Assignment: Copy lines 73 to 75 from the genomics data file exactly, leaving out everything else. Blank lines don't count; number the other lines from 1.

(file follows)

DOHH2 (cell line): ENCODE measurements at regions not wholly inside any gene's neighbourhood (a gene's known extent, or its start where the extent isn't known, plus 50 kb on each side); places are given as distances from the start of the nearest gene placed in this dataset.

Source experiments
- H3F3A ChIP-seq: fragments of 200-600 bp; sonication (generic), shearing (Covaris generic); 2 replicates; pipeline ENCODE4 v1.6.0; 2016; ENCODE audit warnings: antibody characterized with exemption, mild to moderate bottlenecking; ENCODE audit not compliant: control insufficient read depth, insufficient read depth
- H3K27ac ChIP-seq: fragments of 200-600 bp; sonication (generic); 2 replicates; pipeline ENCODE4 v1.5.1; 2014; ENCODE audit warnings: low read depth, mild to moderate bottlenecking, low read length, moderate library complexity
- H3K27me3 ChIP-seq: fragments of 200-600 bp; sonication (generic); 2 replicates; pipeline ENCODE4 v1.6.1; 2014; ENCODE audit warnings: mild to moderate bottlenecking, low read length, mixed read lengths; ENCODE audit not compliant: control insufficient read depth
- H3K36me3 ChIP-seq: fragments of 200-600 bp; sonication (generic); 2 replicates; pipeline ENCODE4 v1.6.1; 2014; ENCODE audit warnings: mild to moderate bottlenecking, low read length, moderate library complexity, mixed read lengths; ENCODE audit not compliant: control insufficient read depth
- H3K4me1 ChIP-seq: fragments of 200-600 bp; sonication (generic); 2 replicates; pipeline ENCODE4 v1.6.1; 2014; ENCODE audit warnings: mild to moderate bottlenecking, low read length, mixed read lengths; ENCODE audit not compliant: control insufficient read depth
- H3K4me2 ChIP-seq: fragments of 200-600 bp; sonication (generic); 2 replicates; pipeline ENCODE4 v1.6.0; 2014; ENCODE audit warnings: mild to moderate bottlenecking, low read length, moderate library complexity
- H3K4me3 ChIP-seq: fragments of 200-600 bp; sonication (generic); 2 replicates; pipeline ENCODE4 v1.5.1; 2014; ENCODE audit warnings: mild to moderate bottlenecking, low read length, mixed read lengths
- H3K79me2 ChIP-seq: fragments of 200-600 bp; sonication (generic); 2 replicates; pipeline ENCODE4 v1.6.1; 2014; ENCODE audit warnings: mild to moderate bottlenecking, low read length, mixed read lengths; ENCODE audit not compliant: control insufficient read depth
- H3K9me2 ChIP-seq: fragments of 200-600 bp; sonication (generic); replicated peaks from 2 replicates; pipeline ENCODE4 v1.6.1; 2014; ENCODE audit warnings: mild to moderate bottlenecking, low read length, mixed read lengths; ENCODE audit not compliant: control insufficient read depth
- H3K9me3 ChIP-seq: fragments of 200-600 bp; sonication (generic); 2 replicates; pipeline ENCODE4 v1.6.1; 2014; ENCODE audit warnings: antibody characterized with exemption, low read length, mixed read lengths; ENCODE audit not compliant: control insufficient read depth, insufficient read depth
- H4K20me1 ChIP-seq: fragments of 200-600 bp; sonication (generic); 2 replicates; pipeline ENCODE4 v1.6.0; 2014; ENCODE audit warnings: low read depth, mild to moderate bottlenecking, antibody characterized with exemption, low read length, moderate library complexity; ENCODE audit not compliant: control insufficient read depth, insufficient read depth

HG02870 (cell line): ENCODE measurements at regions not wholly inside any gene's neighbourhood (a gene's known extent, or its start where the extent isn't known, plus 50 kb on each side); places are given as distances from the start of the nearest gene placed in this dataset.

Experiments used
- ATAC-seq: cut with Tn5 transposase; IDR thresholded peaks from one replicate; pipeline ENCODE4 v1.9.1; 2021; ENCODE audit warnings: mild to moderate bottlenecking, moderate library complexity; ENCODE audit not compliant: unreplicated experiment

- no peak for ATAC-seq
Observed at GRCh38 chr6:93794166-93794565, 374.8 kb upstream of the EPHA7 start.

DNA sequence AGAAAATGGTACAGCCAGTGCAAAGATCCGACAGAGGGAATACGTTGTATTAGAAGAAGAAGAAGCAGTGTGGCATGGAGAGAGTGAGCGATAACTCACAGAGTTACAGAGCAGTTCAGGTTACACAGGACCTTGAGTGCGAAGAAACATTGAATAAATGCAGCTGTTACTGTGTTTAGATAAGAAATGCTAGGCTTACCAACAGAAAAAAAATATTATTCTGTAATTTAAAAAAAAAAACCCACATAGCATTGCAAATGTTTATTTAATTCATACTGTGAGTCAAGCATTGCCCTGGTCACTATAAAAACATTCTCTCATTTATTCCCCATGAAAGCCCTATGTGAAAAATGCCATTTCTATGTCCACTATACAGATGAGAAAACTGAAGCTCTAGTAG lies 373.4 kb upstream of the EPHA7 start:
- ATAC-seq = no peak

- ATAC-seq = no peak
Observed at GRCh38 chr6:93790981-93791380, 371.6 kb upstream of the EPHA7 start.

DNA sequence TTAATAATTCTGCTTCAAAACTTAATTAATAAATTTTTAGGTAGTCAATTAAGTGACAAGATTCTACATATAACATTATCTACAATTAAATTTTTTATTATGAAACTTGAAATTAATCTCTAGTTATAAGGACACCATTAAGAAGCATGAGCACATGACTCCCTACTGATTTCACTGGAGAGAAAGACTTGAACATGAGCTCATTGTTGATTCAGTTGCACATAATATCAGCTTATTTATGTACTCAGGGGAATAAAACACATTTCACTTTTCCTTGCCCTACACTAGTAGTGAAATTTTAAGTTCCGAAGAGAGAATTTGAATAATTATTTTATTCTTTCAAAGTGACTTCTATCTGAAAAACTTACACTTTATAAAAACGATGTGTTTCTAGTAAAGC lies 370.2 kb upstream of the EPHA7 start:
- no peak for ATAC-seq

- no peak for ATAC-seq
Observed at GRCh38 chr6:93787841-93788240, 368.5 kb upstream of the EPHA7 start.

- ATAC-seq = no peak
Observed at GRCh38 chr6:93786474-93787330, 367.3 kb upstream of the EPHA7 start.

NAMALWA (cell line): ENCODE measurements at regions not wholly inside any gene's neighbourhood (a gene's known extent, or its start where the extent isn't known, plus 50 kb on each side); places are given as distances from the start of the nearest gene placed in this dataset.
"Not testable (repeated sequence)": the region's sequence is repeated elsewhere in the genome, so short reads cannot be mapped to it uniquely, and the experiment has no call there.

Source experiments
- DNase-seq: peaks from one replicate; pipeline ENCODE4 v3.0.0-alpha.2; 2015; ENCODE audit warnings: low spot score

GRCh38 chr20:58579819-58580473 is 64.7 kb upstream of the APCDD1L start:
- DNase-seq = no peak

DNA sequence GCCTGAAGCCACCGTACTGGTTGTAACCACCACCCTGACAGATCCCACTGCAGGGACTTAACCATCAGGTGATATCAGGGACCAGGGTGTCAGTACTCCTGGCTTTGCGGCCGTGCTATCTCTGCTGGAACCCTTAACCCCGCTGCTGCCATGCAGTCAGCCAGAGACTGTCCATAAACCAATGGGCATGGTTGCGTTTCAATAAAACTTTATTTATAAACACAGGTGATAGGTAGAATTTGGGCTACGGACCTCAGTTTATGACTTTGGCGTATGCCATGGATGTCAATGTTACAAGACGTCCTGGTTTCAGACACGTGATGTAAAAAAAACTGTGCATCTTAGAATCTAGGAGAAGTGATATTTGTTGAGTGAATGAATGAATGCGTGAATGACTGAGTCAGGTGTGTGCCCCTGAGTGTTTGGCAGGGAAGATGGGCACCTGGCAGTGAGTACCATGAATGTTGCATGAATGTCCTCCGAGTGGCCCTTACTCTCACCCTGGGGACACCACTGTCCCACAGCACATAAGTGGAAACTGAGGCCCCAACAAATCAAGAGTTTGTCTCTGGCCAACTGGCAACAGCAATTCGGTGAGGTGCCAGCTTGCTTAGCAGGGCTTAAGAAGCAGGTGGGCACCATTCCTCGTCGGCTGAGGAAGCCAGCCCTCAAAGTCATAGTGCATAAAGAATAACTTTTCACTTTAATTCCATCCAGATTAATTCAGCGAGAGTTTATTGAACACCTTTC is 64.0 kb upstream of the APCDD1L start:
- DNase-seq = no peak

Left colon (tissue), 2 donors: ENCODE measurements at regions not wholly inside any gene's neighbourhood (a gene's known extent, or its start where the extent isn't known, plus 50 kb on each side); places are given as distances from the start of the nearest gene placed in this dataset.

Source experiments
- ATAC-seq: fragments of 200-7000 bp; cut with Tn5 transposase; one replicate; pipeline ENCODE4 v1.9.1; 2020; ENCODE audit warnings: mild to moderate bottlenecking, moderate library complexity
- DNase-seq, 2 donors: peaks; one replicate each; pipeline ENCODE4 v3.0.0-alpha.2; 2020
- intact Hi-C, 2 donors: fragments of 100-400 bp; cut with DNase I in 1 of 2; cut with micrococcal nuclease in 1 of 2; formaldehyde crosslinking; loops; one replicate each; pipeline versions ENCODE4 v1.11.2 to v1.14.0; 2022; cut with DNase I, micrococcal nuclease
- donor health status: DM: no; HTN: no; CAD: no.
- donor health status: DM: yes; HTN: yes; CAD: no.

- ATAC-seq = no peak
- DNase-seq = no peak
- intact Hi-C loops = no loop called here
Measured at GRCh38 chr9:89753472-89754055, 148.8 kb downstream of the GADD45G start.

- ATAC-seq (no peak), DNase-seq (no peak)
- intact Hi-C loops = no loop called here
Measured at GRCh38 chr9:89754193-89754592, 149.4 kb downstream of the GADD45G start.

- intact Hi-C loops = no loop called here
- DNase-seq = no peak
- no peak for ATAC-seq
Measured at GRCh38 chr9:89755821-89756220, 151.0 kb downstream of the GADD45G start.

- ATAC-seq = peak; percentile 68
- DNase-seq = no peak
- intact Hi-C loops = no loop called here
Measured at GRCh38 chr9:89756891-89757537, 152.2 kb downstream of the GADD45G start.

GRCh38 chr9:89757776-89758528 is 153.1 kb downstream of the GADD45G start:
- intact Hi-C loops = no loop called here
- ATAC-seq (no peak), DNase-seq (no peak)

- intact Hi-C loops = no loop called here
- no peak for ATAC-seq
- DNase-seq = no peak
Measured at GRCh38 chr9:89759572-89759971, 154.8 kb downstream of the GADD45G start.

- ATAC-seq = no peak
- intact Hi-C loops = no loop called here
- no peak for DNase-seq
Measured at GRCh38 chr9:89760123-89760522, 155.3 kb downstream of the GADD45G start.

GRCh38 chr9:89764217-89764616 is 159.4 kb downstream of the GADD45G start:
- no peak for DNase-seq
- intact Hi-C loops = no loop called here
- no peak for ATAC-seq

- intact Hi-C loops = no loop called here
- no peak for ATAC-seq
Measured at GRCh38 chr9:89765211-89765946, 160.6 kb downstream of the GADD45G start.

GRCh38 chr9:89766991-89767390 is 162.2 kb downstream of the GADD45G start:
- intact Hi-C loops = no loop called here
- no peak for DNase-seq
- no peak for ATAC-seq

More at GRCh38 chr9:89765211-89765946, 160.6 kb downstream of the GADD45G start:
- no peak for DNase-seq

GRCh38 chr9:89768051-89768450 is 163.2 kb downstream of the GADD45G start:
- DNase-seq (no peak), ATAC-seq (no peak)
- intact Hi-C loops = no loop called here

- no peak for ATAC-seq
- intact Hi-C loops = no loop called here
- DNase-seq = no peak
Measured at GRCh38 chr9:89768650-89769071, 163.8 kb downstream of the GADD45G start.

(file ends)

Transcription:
- no peak for ATAC-seq

- intact Hi-C loops = no loop called here
- no peak for ATAC-seq